Living the message works, too

Megan Hogue does face painting with youngsters at a children’s center in Da Nang, Vietnam, during a trip this summer through her college, Seattle Pacific University. Hogue and two fellow students worked with students studying English at Duy Tan University and helped out and taught English classes at the children’s center.



Megan Hogue spent part of her summer under the watchful eye of Vietnamese law enforcement.

But it wasn’t for spying.

Hogue, 20, of Fruita spent almost four weeks in the Asian country as part of a mission trip through Seattle Pacific University, where she is studying international affairs.

“It’s illegal to evangelize in Vietnam,” Hogue said. “We were told that the police were probably tracking our movements the whole time we were there, so that was a little unnerving.”

The trip, which was offered as part of the university’s Seattle Pacific Reachout International (or SPRINT) program, took Hogue and two other students to Da Nang, the third largest city in Vietnam. Thy taught English to college students at Duy Tan University and to children at Fisher’s Superkids Center.

The trip was “great from top to bottom,” Hogue said, but it was not a trip she had planned to make.

“I had gone home for Thanksgiving with a friend who was applying, and she’s like, ‘You should just do it,’ ” Hogue said.

So she did, as team leader for the trio of women who raised their own funds for the trip. She even took a three-credit class on living in another culture.

Their schedules didn’t ease up once their plane touched down June 14 in Vietnam, where they stayed at a university. They took classes in the mornings and afternoons and worked with their students in classes, practicing conversational English with them, Hogue said.

“The second half (of the day), we went to a kids center,” she said. “During the day we would go and help out and ... paint, organize cards and books, and then in the evenings we would teach classes.”

Because of the illegality of evangelizing, the women had to be careful about how they said things.

“When we were posting our blogs or sending e-mails, because we were using the (Vietnamese) university’s server, they could read all that stuff, so we had to be careful about not mentioning God in an active way, unless it was talking about ourselves personally,” Hogue said. “It was weird because there was so much we were seeing God at work, but then we couldn’t really talk about it.”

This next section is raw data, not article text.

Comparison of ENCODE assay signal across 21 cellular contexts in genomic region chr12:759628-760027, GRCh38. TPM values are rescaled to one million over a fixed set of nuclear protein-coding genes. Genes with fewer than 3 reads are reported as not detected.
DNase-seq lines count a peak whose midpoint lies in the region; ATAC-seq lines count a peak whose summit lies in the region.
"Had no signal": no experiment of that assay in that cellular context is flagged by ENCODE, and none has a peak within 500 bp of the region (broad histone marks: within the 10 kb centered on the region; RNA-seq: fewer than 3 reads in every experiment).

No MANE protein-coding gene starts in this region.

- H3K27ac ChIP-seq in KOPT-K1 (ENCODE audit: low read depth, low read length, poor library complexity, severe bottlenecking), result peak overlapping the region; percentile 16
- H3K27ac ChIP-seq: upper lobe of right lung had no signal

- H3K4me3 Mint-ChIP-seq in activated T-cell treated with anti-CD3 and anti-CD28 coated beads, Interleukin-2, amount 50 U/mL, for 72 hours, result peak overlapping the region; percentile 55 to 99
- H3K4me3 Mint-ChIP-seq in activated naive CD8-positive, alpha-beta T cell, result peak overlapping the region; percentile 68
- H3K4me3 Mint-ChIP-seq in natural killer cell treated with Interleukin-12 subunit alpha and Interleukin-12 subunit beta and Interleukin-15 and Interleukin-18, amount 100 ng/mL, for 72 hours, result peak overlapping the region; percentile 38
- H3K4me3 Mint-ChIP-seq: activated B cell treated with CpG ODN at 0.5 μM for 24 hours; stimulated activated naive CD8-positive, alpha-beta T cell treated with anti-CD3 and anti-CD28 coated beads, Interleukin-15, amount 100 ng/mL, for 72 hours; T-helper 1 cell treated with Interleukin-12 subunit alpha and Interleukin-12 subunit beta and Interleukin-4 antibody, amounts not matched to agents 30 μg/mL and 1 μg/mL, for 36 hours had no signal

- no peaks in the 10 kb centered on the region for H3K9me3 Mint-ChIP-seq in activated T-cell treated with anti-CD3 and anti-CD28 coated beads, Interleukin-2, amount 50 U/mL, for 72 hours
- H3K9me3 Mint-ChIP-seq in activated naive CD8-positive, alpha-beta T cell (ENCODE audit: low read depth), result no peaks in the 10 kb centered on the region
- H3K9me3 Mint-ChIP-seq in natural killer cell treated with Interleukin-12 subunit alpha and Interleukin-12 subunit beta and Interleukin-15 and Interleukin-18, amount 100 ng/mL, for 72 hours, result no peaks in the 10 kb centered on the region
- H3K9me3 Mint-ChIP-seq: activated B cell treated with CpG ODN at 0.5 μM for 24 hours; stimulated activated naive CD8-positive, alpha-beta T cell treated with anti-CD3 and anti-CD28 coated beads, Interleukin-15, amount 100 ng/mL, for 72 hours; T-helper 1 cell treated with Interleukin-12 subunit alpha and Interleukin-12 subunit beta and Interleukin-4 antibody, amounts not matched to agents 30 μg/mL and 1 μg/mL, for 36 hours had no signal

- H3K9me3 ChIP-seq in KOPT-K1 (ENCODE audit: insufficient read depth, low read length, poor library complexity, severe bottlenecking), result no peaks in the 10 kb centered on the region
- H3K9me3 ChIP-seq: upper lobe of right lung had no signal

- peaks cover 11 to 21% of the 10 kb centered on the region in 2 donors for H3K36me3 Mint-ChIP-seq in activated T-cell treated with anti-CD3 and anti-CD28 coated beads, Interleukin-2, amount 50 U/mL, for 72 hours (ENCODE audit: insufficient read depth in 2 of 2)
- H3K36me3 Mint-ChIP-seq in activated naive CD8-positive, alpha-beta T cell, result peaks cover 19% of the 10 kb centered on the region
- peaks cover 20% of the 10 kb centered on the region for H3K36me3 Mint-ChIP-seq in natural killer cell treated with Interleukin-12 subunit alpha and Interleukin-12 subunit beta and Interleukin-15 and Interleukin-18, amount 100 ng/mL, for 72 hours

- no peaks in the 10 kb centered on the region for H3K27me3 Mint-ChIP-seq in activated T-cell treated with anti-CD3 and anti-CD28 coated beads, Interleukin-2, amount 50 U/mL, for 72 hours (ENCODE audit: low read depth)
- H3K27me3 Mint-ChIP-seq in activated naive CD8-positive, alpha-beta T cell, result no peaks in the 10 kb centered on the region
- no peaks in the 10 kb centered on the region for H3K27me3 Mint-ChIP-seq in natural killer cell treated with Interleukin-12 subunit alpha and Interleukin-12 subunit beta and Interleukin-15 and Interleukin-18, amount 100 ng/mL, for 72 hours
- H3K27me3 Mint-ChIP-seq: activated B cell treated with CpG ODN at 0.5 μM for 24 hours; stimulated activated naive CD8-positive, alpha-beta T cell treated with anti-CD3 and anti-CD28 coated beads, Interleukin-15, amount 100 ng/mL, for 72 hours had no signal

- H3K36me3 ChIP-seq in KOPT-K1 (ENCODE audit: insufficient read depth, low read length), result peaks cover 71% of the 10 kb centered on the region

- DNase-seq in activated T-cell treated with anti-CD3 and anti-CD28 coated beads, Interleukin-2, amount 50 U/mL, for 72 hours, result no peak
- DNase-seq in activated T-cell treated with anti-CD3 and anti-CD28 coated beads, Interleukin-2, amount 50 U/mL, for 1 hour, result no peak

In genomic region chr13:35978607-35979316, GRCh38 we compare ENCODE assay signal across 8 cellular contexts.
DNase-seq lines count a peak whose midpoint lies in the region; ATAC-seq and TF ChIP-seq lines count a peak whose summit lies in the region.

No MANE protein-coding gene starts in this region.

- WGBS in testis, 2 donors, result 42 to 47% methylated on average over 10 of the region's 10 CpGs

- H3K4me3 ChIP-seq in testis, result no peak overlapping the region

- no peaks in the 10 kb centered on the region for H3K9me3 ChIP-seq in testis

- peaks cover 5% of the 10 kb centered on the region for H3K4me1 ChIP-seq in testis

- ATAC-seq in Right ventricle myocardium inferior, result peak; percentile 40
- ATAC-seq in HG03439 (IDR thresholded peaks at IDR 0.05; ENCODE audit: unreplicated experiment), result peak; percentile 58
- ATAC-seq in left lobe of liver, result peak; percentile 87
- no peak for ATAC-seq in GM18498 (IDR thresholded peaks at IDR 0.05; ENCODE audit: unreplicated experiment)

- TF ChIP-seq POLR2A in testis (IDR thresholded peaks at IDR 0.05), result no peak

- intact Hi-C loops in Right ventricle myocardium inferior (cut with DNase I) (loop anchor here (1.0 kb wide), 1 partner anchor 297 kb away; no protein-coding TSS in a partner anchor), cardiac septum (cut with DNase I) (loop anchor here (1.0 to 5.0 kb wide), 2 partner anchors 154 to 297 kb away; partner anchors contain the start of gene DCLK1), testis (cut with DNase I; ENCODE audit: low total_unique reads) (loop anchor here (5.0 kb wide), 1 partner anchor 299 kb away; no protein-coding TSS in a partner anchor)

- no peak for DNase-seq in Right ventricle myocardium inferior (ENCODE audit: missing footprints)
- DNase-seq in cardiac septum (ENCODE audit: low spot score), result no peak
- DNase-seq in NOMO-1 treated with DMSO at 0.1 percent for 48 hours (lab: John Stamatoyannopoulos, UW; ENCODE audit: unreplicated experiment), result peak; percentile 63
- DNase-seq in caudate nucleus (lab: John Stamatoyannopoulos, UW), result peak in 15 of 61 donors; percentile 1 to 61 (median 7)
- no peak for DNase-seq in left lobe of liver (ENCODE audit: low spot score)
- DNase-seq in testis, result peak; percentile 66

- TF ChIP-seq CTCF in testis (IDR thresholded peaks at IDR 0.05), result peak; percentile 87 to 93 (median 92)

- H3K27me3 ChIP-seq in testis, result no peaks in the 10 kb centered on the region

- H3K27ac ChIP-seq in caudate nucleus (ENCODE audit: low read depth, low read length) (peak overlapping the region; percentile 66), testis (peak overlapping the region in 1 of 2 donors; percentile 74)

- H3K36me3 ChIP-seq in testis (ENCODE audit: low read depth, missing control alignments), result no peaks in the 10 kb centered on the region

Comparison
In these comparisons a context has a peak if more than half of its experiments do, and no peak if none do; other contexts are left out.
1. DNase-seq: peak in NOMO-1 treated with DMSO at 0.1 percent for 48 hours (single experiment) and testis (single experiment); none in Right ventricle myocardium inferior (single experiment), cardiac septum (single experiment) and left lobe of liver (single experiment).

Hogue and her teammates found ways to overcome the ban on sharing their faith.

“It was really cool to learn about sharing the Gospel through living it as opposed to speaking it, so a lot of what we did was just service projects and that sort of thing,” Hogue said. “The people at the kids center are really strong Christians, so we did a (vacation Bible school)-type day camp with them, where you can’t necessarily teach about God, but you teach sort of Christian values so that when these kids come to the point where they’re making these decisions, they already have that value system in place.”

The way of life in Vietnam really made an impression on her, Hogue said, especially experiencing how relational Vietnamese people are.

“We were strangers walking down the street, and people would always being saying hello to us,” she said. “Every single day, we’d call it our random conversation with a Vietnamese stranger because someone would want to come up and practice their English, so they would just start talking.

“The pace of life is a lot slower, and so even though we’d be working on stuff in the kids center, the director would just be like, ‘Oh, let’s take a break,’ and talk to us for awhile about the coolest things. That was really neat to see the community aspect of Christianity.”

Hogue and her teammates became part of the Vietnamese students’ community, and she said they stay in touch through Facebook.

“Whenever I’m on really early in the morning or late at night, it lines up with their time schedule, so they all pop up on chat with, ‘How are you?’ ... We knew we were going to be spending time with students, but not that we’d actually go and make friends who we wanted to keep in contact with, so that was really cool,” she said.


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